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Useful Notes / Spanish-American War

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"Remember the Maine, to Hell with Spain!"
"You furnish the pictures, and I'll furnish the war."
William Randolph Hearst, allegedly and semi-quoted in Citizen Kane

The Spanish-American War of 1898 was what happened when the United States of America tried to conquer most of the Kingdom Of Spain's overseas territories, i.e. Cuba and the Philippines (though not Spanish Morocco or Spain itself).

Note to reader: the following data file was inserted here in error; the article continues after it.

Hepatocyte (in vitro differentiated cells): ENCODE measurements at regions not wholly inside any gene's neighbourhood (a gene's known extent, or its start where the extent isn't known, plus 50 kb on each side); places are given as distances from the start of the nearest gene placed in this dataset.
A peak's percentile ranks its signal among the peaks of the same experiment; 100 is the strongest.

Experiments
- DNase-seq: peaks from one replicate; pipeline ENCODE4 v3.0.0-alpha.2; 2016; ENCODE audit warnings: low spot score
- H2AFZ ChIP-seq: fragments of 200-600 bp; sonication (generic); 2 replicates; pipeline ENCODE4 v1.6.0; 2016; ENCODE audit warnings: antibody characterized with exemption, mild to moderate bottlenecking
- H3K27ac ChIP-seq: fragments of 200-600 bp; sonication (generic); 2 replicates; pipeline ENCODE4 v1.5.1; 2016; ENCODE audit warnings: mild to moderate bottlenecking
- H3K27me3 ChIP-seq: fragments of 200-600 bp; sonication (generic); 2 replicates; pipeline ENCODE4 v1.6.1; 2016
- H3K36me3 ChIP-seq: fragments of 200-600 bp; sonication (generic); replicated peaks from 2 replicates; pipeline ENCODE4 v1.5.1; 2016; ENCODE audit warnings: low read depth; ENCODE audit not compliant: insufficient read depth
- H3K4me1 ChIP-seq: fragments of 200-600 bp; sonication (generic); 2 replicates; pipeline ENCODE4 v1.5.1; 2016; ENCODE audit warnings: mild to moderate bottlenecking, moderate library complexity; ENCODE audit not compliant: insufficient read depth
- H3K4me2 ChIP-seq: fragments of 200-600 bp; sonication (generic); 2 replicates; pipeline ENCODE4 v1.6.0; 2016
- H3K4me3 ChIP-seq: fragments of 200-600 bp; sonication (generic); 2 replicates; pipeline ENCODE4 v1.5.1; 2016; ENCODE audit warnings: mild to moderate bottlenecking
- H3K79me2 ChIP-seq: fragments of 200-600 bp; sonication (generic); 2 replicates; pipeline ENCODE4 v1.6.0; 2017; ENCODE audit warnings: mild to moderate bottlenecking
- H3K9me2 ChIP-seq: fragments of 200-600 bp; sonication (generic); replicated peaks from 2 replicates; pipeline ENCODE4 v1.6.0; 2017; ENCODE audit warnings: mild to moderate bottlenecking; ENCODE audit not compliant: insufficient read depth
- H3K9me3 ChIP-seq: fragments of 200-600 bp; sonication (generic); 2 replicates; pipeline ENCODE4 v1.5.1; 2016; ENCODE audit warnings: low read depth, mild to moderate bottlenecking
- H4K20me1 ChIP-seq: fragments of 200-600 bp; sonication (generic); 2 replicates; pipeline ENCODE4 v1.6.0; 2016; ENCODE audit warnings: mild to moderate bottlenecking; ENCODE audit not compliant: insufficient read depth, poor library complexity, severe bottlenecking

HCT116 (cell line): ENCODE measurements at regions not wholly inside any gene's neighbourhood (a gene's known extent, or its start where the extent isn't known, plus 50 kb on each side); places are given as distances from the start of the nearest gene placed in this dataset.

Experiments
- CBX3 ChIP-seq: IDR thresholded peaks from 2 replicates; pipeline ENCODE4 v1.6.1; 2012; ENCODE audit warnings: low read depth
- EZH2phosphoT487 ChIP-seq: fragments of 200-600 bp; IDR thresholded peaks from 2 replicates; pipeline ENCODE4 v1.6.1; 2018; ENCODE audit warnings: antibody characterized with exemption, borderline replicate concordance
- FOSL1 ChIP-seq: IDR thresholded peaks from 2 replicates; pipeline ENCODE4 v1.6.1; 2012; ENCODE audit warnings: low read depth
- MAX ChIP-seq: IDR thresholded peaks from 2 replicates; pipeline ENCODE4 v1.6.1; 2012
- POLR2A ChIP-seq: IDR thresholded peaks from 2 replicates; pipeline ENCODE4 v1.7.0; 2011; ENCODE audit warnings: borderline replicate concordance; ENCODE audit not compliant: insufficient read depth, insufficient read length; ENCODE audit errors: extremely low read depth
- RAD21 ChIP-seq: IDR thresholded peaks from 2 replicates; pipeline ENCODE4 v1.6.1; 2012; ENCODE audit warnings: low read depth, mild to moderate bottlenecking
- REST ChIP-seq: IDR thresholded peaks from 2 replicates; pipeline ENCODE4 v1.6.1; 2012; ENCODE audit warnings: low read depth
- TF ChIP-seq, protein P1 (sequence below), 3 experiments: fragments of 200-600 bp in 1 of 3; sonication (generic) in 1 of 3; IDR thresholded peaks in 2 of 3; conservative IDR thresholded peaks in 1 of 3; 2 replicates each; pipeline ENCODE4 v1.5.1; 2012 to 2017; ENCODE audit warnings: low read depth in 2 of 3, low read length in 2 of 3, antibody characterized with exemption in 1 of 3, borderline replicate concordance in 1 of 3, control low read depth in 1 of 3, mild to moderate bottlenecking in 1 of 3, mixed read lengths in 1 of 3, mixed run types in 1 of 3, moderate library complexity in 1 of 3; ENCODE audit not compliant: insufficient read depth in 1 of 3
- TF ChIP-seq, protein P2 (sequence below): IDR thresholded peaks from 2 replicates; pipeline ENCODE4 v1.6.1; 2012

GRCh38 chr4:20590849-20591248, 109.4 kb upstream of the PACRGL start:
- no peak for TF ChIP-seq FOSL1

Through the mid-to-late 19th century, Cuban nationalism and separatism was on the rise. The result, given Spain's utter reluctance to let the island go, was inevitably violent. Uprisings were attempted, but they were all crushed with varying degrees of brutality. All, that is, with the exception of the very last one; in 1898, with half the entire island in-revolt, it looked as if Cuba really would gain her independence. In the midst of this process, the USS Maine (an American armored cruiser sent to implicitly threaten Spain with war if they didn't hurry up and give Cuba to the USA) blew up and sank in Havana Harbor. The US quickly seized upon this opportunity to intervene in the war before the rebellion could throw the Spanish out entirely and declare independence, with the US's investigation into the incident implicating the Spanish - who were quite right to have stated that it was a tragic US Navy accident at best (probably due to a coal fire)note  and a Wounded Gazelle Gambit at worst.note